By DANA LIEBELSON
POGO sent a letter today to the Senate and House Armed Services Committees recommending that an expensive and severely flawed variant of the Littoral Combat Ship program be eliminated. The letter comes on the heels of POGO's release of Navy documents revealing serious cracking and corrosion problems with the ship--along with evidence of dangerous equipment failures.
The Littoral Combat Ship (LCS) is a surface vessel commissioned to operate close to shore. It’s supposed to be the jaguar of Navy ships: fast and agile, with the flexibility to both engage in surface combat with modern-day pirates, and also take down submarines and mines. There are two variants of the LCS: one built by a team led by General Dynamics, which will cost $345.8 million per ship; and the other built by a team led by Lockheed Martin, which will cost $357.5 million per ship.
As we’ve reported, The General Dynamics LCS has some problems with corrosion. But the Lockheed Martin version can hardly even make it out of the harbor. As we wrote in our letter, POGO has obtained a number of documents showing that Lockheed Martin’s USS Freedom has been “plagued by flawed designs and failed equipment since being commissioned, has at least 17 known cracks, and has repeatedly been beset by engine-related failures.”
These are serious problems. "What the documents show is grounds for questioning this LCS variant's viability," says POGO National Security Investigator Ben Freeman. A source close to the program, who blamed the Navy’s Quality Assurance for accepting such a flawed ship, told POGO that this ship is “not fit for combat and should only be used for training [at most].”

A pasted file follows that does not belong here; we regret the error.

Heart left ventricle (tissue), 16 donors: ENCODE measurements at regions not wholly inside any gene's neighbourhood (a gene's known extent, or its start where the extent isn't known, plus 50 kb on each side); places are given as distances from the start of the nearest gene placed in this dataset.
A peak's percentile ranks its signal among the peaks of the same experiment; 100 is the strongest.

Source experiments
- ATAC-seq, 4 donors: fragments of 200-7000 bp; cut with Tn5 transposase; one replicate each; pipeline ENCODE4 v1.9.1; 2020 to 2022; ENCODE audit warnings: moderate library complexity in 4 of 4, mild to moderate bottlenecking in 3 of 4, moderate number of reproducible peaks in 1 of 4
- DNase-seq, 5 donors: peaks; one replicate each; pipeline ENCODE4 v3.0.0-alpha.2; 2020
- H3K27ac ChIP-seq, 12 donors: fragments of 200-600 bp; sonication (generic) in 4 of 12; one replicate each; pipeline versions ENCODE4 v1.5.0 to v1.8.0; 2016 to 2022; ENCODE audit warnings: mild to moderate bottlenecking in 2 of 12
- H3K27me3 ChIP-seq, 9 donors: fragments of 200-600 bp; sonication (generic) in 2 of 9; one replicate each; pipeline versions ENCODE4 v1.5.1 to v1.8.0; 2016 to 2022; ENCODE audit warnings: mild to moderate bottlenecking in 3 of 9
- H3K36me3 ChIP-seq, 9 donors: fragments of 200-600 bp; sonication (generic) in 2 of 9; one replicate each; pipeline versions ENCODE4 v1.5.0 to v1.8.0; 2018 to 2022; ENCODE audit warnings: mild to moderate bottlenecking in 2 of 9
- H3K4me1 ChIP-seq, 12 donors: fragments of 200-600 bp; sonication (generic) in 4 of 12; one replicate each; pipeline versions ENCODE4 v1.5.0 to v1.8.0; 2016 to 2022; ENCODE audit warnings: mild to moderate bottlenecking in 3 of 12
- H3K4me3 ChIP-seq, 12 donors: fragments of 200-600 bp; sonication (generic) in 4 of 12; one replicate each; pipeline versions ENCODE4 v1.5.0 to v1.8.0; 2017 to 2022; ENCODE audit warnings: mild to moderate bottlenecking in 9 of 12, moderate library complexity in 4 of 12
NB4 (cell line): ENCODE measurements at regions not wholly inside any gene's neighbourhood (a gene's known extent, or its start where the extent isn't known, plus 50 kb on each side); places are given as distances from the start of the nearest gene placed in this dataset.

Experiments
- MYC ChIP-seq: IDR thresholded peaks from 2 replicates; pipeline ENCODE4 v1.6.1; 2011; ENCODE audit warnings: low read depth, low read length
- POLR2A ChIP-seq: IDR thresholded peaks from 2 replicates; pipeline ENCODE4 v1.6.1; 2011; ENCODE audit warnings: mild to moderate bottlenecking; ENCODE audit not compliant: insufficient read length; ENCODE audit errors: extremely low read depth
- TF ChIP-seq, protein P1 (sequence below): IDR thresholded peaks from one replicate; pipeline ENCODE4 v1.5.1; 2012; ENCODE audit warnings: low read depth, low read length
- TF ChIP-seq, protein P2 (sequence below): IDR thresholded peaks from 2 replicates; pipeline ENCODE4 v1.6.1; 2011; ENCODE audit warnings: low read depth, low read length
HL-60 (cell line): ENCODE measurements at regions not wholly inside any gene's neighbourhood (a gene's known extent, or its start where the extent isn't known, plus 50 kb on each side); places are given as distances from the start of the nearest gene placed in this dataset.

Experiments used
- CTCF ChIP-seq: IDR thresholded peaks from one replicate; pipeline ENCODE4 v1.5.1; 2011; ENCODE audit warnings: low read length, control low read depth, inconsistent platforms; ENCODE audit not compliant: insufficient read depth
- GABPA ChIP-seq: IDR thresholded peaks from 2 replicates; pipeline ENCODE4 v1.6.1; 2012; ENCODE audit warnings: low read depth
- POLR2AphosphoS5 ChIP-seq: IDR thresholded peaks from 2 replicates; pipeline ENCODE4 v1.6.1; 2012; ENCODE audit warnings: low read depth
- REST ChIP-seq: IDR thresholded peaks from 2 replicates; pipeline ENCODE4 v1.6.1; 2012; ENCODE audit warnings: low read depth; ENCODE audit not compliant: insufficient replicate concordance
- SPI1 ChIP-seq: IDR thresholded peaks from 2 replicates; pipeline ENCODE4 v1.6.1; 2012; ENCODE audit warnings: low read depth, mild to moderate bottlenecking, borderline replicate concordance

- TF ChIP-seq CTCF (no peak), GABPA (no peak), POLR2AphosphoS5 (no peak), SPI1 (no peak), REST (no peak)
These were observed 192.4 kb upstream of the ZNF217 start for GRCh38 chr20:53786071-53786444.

In the letter, POGO pointed out that “from the time the Navy accepted LCS from Lockheed Martin on September 18, 2008, until the ship went into dry dock in the summer of 2011—not even 1,000 days later—there were 640 chargeable equipment failures on the ship. On average then, something on the ship failed on two out of every three days.”
According to the documents POGO obtained, in one particularly dangerous example, the ship was involved in counter-drug trafficking operations—which included detaining suspected drug smugglers—when the electricity on the entire ship went out, leaving it temporarily adrift. If this had occurred during combat, this mishap could very well have been fatal.
Imagine if you had to fly on a commercial jet that had equipment failures (like power outages!) most of the time. Not only would you be rightfully concerned for your safety—but how on earth would you get anywhere on time?
Well, the reality is that USS Freedom doesn’t—after more than six months in port, the ship has only been out to sea twice this year, and during both trips the engines and other key equipment failed. This is a far cry from what the Navy has been telling taxpayers: it’s claimed to Congress that both variants of the LCS are performing well.
It’s time for the Navy to fess up that this ship is nothing but a busted, leaky boat with a history of design and equipment failures. With the LCS program expected to cost taxpayers $120 billion, it simply doesn’t make sense to keep this unnecessary vessel.
Dana Liebelson is POGO’s Beth Daley Impact Fellow.